|US4375799 *||Apr 16, 1980||Mar 8, 1983||Swanson Clifford S||Fuel vaporization system|
|US4378001 *||Jul 9, 1980||Mar 29, 1983||Toyota Jidosha Kabushiki Kaisha||Fuel injection type carburetor|
|US4458655 *||Jun 27, 1983||Jul 10, 1984||General Motors Corporation||Fuel injection nozzle with heated valve|
|US4572146 *||Jan 25, 1985||Feb 25, 1986||Robert Bosch Gmbh||Device for injecting fuel in combustion chambers|
|US4665881 *||Feb 5, 1986||May 19, 1987||Ford Motor Company||Heated fuel injection system|
|US4793317 *||Mar 31, 1987||Dec 27, 1988||Inotec, Societe A Responsabilite Limitee||Method and apparatus for liquefying paraffin crystals included in fuel|
|DE2646069A1 *||Oct 13, 1976||Apr 27, 1978||Daimler Benz Ag||Compression ignition engine cold start aid - has electrical heating element wound around needle valve section of fuel injector|
|EP0247697A1 *||May 26, 1987||Dec 2, 1987||Texas Instruments Holland B.V.||Spray valve for a combustion engine|
|GB2145153A *||Title not available|
|JPS5540230A *||Title not available|
|JPS5835272A *||Title not available|
|JPS5872671A *||Title not available|
|Citing Patent||Filing date||Publication date||Applicant||Title|
|US5069189 *||Jun 27, 1990||Dec 3, 1991||Sanshin Kogyo Kabushiki Kaisha||Fuel injector system for internal combustion engine|
|US5095879 *||Dec 18, 1990||Mar 17, 1992||Honda Giken Kogyo K.K. (Honda Motor Co., Ltd. In English)||Electrically controlled fuel injection system for internal combustion engines|
|US5401935 *||May 28, 1993||Mar 28, 1995||Heaters Engineering, Inc.||Fuel heating assembly|
|US5857449 *||Oct 15, 1997||Jan 12, 1999||Kioritz Corporation||Two-cycle internal combustion engine|
|US6148800 *||Apr 1, 1999||Nov 21, 2000||Daimlerchrysler Corporation||Injection temperature fuel feedback|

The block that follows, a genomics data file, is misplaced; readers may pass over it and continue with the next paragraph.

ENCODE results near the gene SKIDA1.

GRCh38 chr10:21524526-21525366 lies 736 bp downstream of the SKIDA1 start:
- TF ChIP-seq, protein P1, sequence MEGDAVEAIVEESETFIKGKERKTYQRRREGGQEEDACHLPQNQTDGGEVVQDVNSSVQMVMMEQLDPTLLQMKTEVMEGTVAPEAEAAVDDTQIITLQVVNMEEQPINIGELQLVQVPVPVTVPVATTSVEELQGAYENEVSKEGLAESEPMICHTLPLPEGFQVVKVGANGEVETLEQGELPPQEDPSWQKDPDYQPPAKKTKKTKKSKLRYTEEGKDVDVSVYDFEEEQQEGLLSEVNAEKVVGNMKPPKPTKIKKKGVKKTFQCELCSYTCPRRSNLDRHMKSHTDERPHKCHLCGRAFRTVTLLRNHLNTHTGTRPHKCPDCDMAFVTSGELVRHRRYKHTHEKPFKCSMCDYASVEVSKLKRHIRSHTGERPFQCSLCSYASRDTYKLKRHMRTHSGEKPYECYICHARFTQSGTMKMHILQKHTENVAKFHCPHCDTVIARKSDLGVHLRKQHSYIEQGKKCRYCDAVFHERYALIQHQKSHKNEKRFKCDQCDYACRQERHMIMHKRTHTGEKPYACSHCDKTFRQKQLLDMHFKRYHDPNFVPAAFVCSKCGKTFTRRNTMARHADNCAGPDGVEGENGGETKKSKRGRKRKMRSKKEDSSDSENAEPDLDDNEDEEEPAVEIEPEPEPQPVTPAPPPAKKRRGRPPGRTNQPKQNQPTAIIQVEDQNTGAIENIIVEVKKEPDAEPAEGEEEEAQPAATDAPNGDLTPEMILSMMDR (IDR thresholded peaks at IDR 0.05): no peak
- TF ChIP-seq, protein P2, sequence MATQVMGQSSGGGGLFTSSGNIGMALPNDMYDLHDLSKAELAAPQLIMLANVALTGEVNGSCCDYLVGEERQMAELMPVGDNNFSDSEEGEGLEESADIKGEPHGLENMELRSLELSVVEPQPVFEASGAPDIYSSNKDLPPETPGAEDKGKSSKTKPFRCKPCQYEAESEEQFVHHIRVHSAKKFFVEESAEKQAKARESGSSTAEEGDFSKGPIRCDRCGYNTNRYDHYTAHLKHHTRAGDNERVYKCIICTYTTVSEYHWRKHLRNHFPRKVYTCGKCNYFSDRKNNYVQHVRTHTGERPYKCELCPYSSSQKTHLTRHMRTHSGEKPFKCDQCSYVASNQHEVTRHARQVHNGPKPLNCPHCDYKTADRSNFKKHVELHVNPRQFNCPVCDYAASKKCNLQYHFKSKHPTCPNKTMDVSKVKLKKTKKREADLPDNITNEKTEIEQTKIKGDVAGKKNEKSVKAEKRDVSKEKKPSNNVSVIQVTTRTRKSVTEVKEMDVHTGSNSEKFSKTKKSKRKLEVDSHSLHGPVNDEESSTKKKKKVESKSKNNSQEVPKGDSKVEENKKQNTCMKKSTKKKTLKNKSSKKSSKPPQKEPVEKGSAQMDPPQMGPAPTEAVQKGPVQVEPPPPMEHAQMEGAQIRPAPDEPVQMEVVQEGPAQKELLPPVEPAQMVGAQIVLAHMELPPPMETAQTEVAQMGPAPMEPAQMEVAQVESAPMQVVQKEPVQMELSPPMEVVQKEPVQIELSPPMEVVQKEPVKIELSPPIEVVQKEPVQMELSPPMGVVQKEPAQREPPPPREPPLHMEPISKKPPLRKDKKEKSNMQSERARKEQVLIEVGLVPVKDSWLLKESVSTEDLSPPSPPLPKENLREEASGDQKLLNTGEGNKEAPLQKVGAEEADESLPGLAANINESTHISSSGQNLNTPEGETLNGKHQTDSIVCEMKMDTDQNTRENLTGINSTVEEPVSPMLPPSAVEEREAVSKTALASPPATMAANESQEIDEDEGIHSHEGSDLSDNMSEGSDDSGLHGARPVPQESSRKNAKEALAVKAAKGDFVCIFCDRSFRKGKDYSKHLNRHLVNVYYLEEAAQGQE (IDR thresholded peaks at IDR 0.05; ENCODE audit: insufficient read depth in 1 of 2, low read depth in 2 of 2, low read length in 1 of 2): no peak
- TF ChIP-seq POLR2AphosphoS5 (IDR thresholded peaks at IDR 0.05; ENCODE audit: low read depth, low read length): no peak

|US6651602||Dec 12, 2001||Nov 25, 2003||Toyota Jidosha Kabushiki Kaisha||Heater control apparatus and heater control method|
|US6779513||May 10, 2002||Aug 24, 2004||Chrysalis Technologies Incorporated||Fuel injector for an internal combustion engine|
|US6820598||Jan 15, 2003||Nov 23, 2004||Chrysalis Technologies Incorporated||Capillary fuel injector with metering valve for an internal combustion engine|
|US6913004||Oct 31, 2002||Jul 5, 2005||Chrysalis Technologies Incorporated||Fuel system for an internal combustion engine and method for controlling same|
|US6913005||Apr 10, 2003||Jul 5, 2005||Chrysalis Technologies Incorporated||System and methodology for purging fuel from a fuel injector during start-up|
|US7032576||Apr 10, 2003||Apr 25, 2006||Philip Morris Usa Inc.||Capillary heating control and fault detection system and methodology for fuel system in an internal combustion engine|
|US7137383||Oct 19, 2004||Nov 21, 2006||Philip Morris Usa Inc.||Capillary fuel injector with metering valve for an internal combustion engine|
|US7249596||May 26, 2005||Jul 31, 2007||Philip Morris Usa Inc.||Fuel system for an internal combustion engine and method for controlling same|
|US7337768||May 7, 2004||Mar 4, 2008||Philip Morris Usa Inc.||Multiple capillary fuel injector for an internal combustion engine|
|US7357124||Oct 28, 2004||Apr 15, 2008||Philip Morris Usa Inc.||Multiple capillary fuel injector for an internal combustion engine|
|US7516733 *||Dec 5, 2006||Apr 14, 2009||Ford Global Technologies, Llc||System and method for reducing power consumption when heating a fuel injector|
|US7648439||Dec 5, 2006||Jan 19, 2010||Ford Global Technologies, Llc||Operation of electrically controlled transmissions at lower temperatures|
|US7669585 *||Jun 12, 2006||Mar 2, 2010||Robert Bosch Gmbh||Fuel injection system|
|US7681539||Mar 23, 2010||Ford Global Technologies, Llc||Method for improving operation of an electrically operable mechanical valve|
|US7690354||Apr 6, 2010||Ford Global Technologies, Llc||System and method for improving operation of a fuel injector at lower temperatures|
|US7798131 *||Sep 21, 2010||Continental Automotive Systems Us, Inc.||Automotive modular inductive heated injector and system|
|US7849839 *||Mar 14, 2007||Dec 14, 2010||Gm Global Technology Operations, Inc.||Pre-heating fuel for cold start|
|US7905219 *||Aug 21, 2008||Mar 15, 2011||Continental Automotive Gmbh||Method and apparatus for heating at least one injector of an engine|
|US7980222||Jul 19, 2011||Ford Global Technologies, Llc||System and method for reducing power consumption when heating a fuel injector|